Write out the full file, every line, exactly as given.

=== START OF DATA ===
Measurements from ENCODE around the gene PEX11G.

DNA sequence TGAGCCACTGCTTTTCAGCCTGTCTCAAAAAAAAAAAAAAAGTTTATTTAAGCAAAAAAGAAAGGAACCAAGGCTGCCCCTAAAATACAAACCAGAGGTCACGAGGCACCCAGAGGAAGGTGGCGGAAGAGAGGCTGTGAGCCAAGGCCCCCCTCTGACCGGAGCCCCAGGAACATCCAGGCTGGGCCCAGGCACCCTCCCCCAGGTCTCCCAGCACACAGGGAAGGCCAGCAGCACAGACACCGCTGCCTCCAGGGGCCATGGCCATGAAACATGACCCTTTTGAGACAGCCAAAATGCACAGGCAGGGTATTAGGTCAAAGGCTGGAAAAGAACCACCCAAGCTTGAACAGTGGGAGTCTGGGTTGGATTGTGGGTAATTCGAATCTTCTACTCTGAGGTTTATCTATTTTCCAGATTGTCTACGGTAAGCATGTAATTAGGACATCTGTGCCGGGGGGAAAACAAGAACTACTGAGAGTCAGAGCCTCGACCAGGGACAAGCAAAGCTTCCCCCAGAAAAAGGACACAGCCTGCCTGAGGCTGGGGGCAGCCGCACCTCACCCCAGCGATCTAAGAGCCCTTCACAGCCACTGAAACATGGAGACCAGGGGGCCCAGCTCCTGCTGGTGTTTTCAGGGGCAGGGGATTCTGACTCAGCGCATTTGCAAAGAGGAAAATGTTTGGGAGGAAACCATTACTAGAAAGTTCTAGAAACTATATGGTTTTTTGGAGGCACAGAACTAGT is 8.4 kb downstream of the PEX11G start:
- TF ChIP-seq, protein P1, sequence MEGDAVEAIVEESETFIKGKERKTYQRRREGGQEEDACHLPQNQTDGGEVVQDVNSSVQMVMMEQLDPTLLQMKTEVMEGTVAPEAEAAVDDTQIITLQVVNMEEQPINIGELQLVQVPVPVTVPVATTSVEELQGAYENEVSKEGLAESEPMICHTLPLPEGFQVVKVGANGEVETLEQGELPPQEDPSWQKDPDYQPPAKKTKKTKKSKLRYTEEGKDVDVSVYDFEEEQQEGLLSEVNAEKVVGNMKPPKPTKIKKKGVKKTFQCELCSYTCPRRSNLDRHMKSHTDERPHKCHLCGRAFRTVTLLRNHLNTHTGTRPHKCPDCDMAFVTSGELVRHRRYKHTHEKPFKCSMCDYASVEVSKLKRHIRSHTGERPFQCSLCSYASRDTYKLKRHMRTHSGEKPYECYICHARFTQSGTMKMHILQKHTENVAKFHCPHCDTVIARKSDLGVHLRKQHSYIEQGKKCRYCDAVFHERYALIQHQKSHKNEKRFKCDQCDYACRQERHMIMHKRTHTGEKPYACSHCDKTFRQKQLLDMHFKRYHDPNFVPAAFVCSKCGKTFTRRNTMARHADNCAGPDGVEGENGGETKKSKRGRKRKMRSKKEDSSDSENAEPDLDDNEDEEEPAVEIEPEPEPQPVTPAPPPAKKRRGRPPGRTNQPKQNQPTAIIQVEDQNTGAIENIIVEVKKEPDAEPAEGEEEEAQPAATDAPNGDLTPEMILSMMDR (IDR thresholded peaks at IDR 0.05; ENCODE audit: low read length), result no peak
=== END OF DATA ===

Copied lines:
Measurements from ENCODE around the gene PEX11G.

DNA sequence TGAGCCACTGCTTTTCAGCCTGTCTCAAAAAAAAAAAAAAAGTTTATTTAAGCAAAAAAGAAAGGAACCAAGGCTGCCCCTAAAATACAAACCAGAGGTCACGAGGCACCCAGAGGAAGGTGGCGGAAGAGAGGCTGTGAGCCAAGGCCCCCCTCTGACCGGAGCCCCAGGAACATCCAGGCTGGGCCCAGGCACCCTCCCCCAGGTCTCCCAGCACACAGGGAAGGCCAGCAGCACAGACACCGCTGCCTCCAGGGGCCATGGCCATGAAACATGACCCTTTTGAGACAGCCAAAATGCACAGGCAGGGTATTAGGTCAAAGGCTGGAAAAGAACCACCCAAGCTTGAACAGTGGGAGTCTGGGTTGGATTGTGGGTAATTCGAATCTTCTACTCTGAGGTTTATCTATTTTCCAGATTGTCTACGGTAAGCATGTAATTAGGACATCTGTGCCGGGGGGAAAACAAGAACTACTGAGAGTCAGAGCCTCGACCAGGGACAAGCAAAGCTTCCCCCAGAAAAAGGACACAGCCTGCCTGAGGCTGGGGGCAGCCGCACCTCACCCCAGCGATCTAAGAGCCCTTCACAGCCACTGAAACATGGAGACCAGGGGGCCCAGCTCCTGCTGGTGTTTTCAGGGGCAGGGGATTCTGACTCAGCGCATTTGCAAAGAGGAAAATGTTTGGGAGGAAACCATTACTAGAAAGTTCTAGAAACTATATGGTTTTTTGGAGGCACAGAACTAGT is 8.4 kb downstream of the PEX11G start:
- TF ChIP-seq, protein P1, sequence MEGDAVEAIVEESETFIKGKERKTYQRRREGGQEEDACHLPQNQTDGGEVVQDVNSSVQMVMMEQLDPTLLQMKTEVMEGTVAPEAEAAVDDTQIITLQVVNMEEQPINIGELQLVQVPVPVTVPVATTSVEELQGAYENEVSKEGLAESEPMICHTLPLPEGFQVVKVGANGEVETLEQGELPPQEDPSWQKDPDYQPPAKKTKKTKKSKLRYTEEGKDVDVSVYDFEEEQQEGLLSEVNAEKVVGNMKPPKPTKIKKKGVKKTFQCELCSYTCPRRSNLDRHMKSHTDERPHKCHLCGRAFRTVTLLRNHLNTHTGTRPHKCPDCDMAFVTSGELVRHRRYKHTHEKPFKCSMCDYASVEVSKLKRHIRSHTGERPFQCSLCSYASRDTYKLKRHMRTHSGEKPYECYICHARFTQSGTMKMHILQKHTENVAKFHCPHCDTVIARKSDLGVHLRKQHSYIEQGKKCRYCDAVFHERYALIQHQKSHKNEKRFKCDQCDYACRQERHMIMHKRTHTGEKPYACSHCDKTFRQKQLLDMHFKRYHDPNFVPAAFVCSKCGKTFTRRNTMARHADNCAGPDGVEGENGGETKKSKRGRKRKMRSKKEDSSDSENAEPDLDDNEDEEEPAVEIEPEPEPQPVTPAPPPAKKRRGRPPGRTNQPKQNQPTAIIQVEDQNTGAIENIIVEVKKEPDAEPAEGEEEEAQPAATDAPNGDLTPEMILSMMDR (IDR thresholded peaks at IDR 0.05; ENCODE audit: low read length), result no peak